35 India enthusiasts signed up for the trek including LBS students across programs and some partners, for most of us it was going to be the first time in India and the excitement and expectations were obvious. Some of us knew each other from before but with others being an LBS student was the only common link. The 13 days changed that of course, almost …
It was an amazing mix of camaraderie, fun and scoring many firsts… some played Holi, the Indian festival of colors for the first time, some took a bath from a bucket for the first time, some enjoyed (almost) the hospitality of Indian railways for the first time and for me I zip lined for the first time. In short we had an amazing set of experiences, some good others not so good yet if I may generalize on behalf of everyone, a very fulfilling and enriching experience.
We zipped through the Indian diversity travelling across eclecticism of Delhi to history of Agra, to grandeur and sands of Jodhpur, the happening nightlife of Mumbai, to serenity of Kerala backwaters and finally topping it up with sun soaking beaches of Goa. Navigating our way through using all modes of transport including planes, buses, trains, tuk tuks, taxis and yes, even a Mumbai local.
Net result – Am amazing experience, long lasting memories and 40 new friends on facebook (including the amazing trip organizers, a crazy bunch of travel enthusiasts, aptly calling themselves white collar hippies).
As we relax after the travel, some fellow travellers have set their eyes on the next destination, even while some have already left for newer destinations – kudos to them !!
The day finally arrived, long awaited and eagerly anticipated, when I entered the London Business School as one of the 52 Sloan fellows of the 2013 class. Each different, from 22 different countries yet similar in being a well accomplished, experienced professional and a risk taker out to maneuver their careers to new heights and with a burning desire to be more self aware and to learn.
Apart from the incredible mix of very distinguished classmates the other striking thing about the early days at LBS was the precision of planning and coordination by the program office in managing the whole orientation process and thereon in the most smooth and seamless manner, and why not, coming to a world class institute you expect that and they deliver more, giving you the first taste of what it means to be studying at a top of the line institute. This is only the beginning and you experience the quality in every sphere, especially the professors with their very latest insights from the corporate and academic worlds.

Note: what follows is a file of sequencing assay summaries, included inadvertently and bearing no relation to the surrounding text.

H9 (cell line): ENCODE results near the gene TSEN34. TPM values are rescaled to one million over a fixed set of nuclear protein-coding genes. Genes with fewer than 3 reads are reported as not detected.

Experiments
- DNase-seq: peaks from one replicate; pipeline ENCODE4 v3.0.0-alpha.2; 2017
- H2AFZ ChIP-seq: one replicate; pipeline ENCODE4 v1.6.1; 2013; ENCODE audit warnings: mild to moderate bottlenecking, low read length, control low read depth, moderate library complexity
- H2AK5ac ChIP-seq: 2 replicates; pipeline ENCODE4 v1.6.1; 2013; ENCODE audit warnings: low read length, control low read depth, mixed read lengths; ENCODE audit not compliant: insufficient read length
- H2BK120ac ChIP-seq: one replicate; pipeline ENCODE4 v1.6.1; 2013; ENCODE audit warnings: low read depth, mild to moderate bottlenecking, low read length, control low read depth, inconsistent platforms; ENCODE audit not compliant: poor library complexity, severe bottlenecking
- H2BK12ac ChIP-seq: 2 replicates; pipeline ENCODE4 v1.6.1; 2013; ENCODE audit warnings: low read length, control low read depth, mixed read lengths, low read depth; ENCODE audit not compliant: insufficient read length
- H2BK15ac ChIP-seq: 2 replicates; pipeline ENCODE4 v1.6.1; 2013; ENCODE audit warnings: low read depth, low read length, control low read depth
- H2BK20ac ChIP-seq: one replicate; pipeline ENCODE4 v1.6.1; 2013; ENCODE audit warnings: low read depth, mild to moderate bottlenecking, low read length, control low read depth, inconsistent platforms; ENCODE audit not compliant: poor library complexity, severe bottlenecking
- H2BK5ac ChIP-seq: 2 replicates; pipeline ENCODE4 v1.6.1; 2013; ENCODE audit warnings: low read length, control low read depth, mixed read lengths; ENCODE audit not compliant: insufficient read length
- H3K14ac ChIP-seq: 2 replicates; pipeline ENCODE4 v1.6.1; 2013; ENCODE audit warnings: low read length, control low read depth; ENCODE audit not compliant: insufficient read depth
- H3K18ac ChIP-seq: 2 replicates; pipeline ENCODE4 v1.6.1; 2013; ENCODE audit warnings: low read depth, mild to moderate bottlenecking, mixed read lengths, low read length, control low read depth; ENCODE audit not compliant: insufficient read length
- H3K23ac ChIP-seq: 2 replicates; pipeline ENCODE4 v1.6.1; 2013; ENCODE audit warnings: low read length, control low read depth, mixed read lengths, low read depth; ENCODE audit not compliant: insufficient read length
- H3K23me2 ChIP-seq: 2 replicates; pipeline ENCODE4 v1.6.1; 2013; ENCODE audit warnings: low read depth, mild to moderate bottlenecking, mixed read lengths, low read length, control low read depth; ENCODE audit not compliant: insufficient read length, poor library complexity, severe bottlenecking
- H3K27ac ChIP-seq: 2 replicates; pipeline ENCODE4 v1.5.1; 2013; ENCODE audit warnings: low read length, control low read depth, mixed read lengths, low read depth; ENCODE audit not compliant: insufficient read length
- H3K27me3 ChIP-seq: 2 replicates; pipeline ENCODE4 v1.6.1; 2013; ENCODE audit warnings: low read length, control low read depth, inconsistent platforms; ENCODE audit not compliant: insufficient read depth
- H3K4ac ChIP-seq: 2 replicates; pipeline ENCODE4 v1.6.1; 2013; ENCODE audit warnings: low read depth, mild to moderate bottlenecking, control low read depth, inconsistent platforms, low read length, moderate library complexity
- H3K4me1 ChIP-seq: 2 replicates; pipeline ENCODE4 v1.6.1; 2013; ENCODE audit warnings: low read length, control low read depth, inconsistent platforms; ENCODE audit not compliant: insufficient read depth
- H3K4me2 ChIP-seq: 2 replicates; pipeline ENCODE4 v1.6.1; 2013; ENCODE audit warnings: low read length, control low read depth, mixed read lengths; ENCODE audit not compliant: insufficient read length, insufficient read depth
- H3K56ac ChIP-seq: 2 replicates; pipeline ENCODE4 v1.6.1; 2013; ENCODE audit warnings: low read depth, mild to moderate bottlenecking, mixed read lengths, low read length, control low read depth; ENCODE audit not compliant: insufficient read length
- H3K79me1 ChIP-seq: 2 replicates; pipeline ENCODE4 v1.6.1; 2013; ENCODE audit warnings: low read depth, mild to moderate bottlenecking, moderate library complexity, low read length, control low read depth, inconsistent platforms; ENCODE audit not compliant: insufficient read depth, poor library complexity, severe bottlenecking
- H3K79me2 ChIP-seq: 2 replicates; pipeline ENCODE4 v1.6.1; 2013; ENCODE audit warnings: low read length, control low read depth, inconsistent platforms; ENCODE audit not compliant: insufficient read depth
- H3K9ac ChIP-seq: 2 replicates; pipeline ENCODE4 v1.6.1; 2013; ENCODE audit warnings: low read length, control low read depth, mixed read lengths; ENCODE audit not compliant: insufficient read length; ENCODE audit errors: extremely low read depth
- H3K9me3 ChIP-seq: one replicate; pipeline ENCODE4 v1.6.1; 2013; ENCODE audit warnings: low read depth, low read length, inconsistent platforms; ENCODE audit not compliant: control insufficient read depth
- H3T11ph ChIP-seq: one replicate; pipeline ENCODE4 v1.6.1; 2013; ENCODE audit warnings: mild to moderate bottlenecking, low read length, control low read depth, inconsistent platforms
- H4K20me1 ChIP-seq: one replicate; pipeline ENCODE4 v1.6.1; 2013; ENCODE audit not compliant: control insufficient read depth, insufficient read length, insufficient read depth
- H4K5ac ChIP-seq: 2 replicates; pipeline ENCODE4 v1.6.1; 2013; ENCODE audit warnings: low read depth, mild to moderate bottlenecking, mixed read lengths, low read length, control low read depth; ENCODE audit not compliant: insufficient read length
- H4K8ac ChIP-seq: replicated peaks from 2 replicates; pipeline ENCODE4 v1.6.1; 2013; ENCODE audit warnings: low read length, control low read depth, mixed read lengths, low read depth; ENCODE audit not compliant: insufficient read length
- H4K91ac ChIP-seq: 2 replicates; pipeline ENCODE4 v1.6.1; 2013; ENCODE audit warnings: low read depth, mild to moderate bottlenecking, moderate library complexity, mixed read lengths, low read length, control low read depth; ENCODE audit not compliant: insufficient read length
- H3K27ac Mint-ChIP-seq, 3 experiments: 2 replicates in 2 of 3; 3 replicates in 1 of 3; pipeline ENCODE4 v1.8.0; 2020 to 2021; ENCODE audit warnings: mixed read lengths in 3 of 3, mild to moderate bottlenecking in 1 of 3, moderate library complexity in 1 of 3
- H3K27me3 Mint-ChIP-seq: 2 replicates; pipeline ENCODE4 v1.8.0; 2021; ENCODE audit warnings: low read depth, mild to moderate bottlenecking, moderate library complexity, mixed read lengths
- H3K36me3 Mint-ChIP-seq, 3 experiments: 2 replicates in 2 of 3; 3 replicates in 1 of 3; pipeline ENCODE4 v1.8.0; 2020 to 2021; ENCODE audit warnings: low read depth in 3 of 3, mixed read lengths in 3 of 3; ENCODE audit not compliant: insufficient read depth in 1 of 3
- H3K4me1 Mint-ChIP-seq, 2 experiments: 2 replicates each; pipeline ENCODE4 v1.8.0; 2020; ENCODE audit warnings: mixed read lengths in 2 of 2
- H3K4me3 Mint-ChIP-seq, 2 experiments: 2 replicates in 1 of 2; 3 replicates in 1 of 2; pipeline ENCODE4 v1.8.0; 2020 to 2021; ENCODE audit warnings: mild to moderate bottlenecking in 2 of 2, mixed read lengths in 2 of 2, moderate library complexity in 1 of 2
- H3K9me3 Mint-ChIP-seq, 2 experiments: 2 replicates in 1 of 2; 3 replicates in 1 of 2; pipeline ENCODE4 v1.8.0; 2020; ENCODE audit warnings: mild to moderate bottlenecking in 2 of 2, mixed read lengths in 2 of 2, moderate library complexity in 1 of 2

To sum it up, the first impression is that you made the right choice and all the hard work put in getting admitted is worth the effort. So now is the time to immerse yourself in this amazing environment for learning, self-awareness and development.
Term 1 ended in a tizzy! I have never had a more challenging academic tenure or a more demanding social life, packed neatly into 3 months. Come April, I packed memories of my Term 1 ‘all-nighters’ in the library and the Windsor Castle pub and headed home. Term 2 will definitely be easier…
Term 2 whizzed past in a ‘motion blur’! The core courses were significantly reduced and my electives occupied a significant mind and time share. Electives meant studying with a new cohort of people – with a new study group of mixed blood… from courses across the school. This was a bitter-sweet experience! The term 1 battlefield was still fresh with blood shed during Sloan study group ‘guns and roses’ sessions. We had called each other names and sworn ‘life-long’ enmity, yet combated deadlines together in the still of the ‘last’ hour, drunken each other under the table and sometimes even found soul mates! And here was this new cohort of young blood (MiMs, MIFs, MBAs and Exec MBAs) to deal with to pass Term 2 electives. Let the war-games begin!
If you have studied business education or worked in a study group before, I have probably lost you to nostalgia already. Some of you might even be calling your soul-mate long distance just about now! So adieus amigos!
For the rest of you, study groups are extremely tricky swamps. ‘No-hierarchy’ flat groups, forced together without any ‘for-profit’ motivations… often resembling ‘headless’ chickens with sharp and shiny canine teeth!
However, interacting with the younger LBS blood in Term 2 study groups made me come face to face with my ‘mirror-mirror on the wall’ moment…
In one’s twenties, a business program mirrors ‘who and what’ to expect in your new workplace and arms you with ammunition to best deal with the external enemy to reach given goals.
At a more mature age (and you thought I would reveal our age? Fat chance!), a business program mirrors ‘who and what’ we have become fighting that workplace. It arms us with ammunition to best deal with the internal strife and redefine goals (as we all know by now – monetary goals are mere carrots; there has to be more to this rat race).